Tuesday, December 29, 2009

Overtime served: Reforming Florida's violent incarceration mentality

Like other law enforcement officials in the state, Volusia County Sheriff Ben Johnson is sowing undue fear and misinformation about legislative proposals that would reform the state's overly harsh and unsustainably costly prison system. Johnson is following the lead of Brevard County Sheriff Jack Parker, who claims -- wrongly -- that "Florida is funding prisons less and less" while preparing to release offenders early.

Since 2001, when it was at $1.62 billion, the Department of Corrections' budget has increased by 50 percent. It's at $2.43 billion today, a 5.7 percent increase over last year's $2.3 billion. The department's budget devours almost 10 percent of the state's general revenue to maintain a total payroll of 30,500 that keeps 100,000 inmates in prison -- a 3-to-1 per-inmate ratio. That's about eight times better than the state's teacher-pupil ratio. Despite a crime rate that has fallen steadily through the decade, the inmate population has risen 46 percent since 2001.

Criminals aren't getting more violent or committing more crimes. The state's incarceration laws have been made harsher since the mid-1980s (when Florida abolished parole) and the 1990s (when Florida harshed up mandatory sentences on adults and youthful offenders and ended the release of any state prison inmate before he or she serves at least 85 percent of a sentence). Yet, criminologists cast serious doubt on the effectiveness of harsher sentences, which contradict the principle of rehabilitation. It's called a department of corrections, not a department of punishment.

At its current pace, the Florida prison system will need to build, at least, 15 more prisons in the next five years, a $2 billion expense before the cost of running them kicks in. It would be folly. Legislators are looking for a better way. Texas is their example. Texas sentences mirrored Florida's. So did its exploding population. So, Texas changed its corrections approach, focusing especially on drug rehabilitation and education for inmates and sustained rehabilitation programs after release. (Criminologists point to drug rehab's effectiveness: Just 6 percent of violent offenders who have undergone rehab recommit crimes after their release, compared with 33 percent of those who don't get rehab. Yet, in Florida this year, the prison system's drug-treatment programs were cut by $6.2 million, education programs by $3.4 million.)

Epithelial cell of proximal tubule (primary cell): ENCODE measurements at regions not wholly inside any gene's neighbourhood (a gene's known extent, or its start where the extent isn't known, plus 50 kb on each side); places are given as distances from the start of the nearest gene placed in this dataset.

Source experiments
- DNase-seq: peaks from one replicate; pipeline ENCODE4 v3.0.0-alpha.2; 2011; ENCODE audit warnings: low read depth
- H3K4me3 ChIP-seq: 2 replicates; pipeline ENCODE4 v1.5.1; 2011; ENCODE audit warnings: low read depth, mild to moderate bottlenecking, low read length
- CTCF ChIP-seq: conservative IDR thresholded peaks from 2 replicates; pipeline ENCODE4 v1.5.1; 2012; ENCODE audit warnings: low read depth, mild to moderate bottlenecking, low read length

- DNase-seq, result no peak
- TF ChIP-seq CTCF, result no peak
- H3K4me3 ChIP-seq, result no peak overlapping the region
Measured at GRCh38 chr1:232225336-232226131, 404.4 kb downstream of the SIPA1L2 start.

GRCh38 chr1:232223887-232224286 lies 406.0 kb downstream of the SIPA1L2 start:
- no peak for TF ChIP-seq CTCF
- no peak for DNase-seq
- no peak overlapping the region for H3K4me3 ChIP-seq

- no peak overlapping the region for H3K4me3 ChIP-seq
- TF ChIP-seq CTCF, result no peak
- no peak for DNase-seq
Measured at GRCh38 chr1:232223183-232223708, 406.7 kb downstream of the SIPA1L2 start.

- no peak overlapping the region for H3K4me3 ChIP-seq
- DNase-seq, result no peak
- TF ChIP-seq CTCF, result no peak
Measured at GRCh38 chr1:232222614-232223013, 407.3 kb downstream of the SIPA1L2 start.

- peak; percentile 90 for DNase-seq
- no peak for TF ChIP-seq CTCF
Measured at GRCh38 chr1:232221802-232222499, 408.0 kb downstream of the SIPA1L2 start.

Texas' new approach worked. The state's prison population steadied. So did the corrections budget. The state's crime rate didn't spike. Florida lawmakers are introducing bills that would replicate some of those approaches, although the focus is more on reversing harsh sentences (still a worthy objective) than funding rehab programs.

Writing on the Sheriff's Office's Web site, Johnson wants residents to oppose "a particularly bad proposal that would grant early release to certain inmates 50-years-old or older as long as they have already served at least 25 years of their sentence." He is also building opposition to another proposal that "would reduce the sentence of dangerous youthful offenders under certain circumstances" -- offenders 15 or younger who were convicted as adults.

Johnson makes it sound as if violent offenders are never released (or should never be released) from prison. He should have a look at Department of Corrections reports. Better yet, he should encourage his readers to do so. Last August alone, 3,073 offenders were released from Florida prisons. Of those, 814, or 26.5 percent, were violent offenders. On average, those violent offenders served 53 months. Johnson says, "This is not the type of person we want roaming our streets again." But every prison system in the nation eventually releases a portion of its violent offenders for the obvious reason that life terms are rare. Johnson also makes it sound as if the proposals, if enacted, would result in immediate releases. Not so. Prisoners would have to petition for their release and have their cases reviewed one by one. It's a restoration of parole by other means.

The question isn't whether they should be released, but when. For two decades Florida opted for longer sentences and fewer second chances, without appreciable results. Those laws are finally coming in for their own corrections.

An Editorial from the Daytona News Journal published 12/29/09

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